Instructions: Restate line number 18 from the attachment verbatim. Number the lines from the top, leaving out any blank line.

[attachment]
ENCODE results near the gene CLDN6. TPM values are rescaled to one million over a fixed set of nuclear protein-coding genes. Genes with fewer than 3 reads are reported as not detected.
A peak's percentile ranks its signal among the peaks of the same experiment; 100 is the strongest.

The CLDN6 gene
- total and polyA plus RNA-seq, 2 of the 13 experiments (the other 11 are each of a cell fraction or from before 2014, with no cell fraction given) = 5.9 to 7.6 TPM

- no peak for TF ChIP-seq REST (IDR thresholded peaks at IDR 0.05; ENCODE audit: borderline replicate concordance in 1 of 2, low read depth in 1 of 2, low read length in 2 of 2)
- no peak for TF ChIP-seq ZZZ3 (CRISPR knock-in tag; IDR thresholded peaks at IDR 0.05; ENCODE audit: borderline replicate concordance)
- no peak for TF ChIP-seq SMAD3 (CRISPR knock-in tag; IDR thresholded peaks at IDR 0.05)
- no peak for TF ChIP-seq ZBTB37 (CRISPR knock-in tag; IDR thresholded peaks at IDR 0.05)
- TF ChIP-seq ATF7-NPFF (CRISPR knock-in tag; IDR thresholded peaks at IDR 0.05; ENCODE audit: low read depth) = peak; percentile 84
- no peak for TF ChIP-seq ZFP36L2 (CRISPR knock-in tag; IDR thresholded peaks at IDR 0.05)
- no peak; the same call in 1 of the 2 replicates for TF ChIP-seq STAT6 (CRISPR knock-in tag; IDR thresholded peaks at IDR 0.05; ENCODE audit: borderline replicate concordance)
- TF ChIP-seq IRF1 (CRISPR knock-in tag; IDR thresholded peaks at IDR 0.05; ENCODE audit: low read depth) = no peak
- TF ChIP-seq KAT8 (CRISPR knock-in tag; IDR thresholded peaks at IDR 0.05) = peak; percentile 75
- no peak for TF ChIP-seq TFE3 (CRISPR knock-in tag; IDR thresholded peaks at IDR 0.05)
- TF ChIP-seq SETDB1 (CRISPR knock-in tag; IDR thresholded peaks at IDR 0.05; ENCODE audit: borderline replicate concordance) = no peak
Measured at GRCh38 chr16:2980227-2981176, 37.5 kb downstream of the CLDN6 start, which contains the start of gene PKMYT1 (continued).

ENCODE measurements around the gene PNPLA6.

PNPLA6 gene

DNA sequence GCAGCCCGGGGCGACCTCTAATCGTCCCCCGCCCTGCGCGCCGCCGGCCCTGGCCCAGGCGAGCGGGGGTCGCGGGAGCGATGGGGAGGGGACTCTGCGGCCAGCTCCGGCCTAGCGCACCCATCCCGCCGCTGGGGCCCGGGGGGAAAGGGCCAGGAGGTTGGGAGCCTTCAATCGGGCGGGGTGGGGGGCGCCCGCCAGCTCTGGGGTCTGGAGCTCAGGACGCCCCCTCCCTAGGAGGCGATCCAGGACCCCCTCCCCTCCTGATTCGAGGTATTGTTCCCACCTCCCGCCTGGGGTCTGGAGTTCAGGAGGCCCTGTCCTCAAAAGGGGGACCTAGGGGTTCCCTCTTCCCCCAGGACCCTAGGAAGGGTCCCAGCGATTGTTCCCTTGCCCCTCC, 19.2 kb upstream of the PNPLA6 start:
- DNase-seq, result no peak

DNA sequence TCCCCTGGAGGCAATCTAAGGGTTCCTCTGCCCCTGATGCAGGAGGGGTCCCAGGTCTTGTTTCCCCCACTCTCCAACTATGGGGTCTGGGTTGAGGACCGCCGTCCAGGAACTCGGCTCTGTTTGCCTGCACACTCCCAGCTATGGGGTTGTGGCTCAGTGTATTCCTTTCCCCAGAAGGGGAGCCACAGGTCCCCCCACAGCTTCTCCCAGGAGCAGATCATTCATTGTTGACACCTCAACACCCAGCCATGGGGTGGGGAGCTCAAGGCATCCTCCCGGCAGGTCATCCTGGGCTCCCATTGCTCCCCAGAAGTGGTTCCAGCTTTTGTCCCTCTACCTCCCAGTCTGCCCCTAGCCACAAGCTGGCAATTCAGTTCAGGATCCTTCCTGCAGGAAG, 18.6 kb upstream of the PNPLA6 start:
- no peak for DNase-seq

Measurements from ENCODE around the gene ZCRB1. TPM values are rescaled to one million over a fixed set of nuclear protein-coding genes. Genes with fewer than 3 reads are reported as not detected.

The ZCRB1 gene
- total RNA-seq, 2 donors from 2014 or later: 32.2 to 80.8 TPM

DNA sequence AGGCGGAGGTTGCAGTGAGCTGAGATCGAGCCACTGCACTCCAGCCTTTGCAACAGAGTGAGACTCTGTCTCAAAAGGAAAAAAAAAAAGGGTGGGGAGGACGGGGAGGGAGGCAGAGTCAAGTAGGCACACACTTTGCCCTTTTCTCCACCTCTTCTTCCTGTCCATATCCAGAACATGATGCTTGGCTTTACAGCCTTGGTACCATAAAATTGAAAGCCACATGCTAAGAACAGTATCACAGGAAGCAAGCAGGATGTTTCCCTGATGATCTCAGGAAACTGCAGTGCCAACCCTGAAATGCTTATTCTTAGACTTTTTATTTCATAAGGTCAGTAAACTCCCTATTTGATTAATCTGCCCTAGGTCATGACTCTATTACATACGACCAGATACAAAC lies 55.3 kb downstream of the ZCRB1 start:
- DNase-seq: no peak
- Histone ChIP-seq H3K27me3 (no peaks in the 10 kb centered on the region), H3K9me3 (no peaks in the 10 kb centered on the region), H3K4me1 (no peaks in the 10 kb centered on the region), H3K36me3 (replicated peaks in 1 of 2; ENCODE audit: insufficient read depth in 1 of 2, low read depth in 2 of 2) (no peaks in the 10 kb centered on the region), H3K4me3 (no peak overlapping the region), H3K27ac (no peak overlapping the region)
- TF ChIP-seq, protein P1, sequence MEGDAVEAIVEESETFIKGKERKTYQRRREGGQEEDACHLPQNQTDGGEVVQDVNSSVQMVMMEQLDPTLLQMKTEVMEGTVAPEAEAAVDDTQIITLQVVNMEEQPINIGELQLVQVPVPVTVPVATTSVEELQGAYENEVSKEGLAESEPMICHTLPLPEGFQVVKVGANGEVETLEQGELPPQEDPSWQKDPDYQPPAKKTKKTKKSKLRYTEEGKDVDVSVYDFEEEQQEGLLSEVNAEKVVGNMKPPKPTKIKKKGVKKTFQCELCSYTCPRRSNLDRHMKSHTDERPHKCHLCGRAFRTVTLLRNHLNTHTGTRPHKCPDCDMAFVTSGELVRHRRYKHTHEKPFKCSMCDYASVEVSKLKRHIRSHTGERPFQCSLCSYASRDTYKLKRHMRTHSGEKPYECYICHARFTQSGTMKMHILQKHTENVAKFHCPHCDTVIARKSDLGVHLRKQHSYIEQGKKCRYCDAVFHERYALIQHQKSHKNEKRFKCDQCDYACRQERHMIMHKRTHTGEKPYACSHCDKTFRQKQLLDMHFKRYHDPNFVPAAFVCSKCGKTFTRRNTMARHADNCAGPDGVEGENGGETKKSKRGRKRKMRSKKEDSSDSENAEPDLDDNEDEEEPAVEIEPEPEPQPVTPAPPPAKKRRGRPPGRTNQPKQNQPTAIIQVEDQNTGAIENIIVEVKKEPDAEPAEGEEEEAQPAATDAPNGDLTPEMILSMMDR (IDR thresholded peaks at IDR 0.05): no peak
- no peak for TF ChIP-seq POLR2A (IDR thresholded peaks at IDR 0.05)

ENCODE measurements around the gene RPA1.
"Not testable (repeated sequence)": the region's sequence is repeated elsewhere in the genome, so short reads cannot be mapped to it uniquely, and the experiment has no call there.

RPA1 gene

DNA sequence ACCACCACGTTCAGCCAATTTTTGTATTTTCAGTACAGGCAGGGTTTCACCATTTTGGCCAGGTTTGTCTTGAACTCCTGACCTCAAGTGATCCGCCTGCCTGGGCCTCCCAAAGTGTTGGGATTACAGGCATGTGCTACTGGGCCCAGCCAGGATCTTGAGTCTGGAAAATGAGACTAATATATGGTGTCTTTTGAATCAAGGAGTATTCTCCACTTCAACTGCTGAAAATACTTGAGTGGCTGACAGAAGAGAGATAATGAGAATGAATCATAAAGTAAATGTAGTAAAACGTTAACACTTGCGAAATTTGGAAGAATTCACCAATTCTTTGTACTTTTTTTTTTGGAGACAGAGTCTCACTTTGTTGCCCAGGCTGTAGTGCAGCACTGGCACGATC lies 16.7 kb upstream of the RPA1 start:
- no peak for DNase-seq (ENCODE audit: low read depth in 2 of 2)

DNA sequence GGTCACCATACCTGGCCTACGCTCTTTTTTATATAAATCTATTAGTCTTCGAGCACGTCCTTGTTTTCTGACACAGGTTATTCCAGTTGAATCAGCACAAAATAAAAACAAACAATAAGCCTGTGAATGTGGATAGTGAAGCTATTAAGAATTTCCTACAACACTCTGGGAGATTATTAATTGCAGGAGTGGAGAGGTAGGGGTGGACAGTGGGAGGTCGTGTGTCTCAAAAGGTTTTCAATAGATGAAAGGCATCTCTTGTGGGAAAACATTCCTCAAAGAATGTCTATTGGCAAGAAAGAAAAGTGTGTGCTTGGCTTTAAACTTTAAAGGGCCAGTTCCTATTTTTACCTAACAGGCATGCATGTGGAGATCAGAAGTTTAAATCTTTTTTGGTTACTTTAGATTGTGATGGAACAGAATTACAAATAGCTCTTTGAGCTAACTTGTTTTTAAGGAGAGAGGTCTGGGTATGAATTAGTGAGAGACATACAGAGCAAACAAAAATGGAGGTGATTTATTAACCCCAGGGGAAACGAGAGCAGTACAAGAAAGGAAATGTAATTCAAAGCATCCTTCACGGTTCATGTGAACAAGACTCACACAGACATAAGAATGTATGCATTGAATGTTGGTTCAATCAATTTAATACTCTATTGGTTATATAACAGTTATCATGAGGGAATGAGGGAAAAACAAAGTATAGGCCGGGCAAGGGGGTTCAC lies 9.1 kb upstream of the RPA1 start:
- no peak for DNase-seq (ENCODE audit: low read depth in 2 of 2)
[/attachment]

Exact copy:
PNPLA6 gene